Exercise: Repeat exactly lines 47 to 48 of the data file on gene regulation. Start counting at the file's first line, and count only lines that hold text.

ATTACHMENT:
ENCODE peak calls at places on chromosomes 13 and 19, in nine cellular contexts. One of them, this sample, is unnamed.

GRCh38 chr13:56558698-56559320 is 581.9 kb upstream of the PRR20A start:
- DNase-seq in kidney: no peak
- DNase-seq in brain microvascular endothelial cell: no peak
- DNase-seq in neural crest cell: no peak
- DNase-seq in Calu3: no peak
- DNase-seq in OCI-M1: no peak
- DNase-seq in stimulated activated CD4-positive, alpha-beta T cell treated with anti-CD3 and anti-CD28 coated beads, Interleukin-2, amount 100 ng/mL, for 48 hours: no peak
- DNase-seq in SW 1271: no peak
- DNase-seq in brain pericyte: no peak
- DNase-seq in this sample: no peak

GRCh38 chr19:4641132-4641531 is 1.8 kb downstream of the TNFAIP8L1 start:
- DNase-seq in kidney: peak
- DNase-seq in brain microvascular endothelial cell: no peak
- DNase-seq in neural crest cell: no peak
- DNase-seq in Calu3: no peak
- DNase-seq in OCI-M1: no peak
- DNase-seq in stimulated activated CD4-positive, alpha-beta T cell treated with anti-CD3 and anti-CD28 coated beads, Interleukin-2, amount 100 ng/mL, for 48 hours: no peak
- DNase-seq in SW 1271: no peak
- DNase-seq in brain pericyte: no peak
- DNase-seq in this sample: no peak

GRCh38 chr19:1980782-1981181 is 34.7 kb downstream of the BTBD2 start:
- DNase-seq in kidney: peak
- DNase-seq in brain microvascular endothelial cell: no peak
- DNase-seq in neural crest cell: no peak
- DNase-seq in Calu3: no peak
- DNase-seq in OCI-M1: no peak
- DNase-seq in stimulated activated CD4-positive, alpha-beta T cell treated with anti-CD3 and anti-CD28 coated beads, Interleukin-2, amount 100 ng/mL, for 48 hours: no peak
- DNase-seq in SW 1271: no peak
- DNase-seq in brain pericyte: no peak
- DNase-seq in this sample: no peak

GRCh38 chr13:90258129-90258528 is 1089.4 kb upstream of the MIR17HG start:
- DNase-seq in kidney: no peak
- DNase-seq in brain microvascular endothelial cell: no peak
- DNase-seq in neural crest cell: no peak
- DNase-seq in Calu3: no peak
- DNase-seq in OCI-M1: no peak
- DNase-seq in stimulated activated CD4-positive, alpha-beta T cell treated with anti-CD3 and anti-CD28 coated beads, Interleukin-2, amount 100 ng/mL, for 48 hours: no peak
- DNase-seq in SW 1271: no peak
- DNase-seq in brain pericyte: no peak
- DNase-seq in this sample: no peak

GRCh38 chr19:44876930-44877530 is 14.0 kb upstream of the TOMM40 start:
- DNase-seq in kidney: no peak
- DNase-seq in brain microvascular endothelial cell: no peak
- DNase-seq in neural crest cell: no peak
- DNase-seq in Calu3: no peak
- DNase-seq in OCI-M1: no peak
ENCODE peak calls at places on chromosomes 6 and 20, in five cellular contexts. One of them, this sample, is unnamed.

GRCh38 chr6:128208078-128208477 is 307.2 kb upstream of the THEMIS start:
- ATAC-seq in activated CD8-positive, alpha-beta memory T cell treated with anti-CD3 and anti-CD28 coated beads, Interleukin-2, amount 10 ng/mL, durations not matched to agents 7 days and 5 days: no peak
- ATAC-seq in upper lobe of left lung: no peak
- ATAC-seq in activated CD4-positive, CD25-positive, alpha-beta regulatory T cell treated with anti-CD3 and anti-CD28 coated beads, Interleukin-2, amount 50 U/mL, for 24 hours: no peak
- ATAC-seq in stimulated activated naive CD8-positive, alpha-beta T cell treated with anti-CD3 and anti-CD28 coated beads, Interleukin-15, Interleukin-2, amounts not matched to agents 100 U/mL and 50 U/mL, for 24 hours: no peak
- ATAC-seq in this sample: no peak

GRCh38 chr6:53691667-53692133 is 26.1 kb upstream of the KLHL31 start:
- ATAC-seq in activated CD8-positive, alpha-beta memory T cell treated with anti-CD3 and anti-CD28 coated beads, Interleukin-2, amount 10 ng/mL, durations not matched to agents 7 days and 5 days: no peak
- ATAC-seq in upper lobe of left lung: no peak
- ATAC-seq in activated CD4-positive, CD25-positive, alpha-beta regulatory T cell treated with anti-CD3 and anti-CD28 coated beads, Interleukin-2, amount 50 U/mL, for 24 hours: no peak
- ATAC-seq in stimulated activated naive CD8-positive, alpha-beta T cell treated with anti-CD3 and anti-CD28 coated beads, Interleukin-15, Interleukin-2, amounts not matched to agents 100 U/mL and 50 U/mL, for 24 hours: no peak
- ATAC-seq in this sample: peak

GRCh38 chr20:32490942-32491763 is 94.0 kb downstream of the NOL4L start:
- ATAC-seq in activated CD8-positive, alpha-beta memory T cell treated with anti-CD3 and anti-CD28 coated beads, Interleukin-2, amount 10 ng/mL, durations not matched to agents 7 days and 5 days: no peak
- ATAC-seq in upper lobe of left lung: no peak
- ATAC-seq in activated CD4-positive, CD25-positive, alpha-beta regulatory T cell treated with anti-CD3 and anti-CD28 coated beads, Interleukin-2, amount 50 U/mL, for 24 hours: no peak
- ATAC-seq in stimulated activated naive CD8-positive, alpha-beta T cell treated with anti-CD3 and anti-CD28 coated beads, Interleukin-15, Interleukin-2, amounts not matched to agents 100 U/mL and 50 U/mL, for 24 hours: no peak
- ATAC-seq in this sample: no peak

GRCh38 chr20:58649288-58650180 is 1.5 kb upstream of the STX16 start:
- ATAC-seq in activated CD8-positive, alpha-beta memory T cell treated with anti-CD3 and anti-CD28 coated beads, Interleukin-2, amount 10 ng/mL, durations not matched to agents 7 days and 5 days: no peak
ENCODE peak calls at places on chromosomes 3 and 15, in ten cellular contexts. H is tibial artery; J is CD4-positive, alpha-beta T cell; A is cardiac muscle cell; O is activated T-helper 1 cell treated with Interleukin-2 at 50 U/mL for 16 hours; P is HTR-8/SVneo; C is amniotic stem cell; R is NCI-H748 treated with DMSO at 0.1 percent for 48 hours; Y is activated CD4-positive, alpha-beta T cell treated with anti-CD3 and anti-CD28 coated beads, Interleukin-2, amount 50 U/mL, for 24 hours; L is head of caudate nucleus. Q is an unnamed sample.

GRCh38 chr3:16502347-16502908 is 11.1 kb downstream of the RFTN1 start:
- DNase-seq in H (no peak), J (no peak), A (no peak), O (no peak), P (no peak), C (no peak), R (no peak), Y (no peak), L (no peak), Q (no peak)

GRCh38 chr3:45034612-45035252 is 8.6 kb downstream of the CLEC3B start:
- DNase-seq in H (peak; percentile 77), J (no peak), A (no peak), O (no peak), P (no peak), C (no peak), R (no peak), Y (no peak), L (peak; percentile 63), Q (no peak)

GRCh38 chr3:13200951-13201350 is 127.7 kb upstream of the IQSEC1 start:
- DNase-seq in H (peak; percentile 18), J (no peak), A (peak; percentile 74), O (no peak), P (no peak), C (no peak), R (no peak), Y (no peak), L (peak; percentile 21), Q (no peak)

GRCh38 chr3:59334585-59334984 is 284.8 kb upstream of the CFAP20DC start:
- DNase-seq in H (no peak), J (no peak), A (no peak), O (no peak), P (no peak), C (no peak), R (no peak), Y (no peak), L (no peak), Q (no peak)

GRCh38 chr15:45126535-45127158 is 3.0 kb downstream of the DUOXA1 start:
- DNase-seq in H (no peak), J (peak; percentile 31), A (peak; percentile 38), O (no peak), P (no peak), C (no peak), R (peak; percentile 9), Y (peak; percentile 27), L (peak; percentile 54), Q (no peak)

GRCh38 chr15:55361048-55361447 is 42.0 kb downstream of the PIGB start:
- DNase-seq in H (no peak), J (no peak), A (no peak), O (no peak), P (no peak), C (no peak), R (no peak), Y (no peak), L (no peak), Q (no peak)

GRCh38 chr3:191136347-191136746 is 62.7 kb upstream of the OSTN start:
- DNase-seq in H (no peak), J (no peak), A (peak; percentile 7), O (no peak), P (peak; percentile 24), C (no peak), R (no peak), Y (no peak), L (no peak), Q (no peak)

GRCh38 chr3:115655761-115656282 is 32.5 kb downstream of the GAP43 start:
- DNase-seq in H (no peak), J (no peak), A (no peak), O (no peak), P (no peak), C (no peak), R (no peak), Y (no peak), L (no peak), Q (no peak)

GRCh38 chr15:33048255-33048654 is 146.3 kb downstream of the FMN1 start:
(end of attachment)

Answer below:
- DNase-seq in OCI-M1: no peak
ENCODE peak calls at places on chromosomes 6 and 20, in five cellular contexts. One of them, this sample, is unnamed.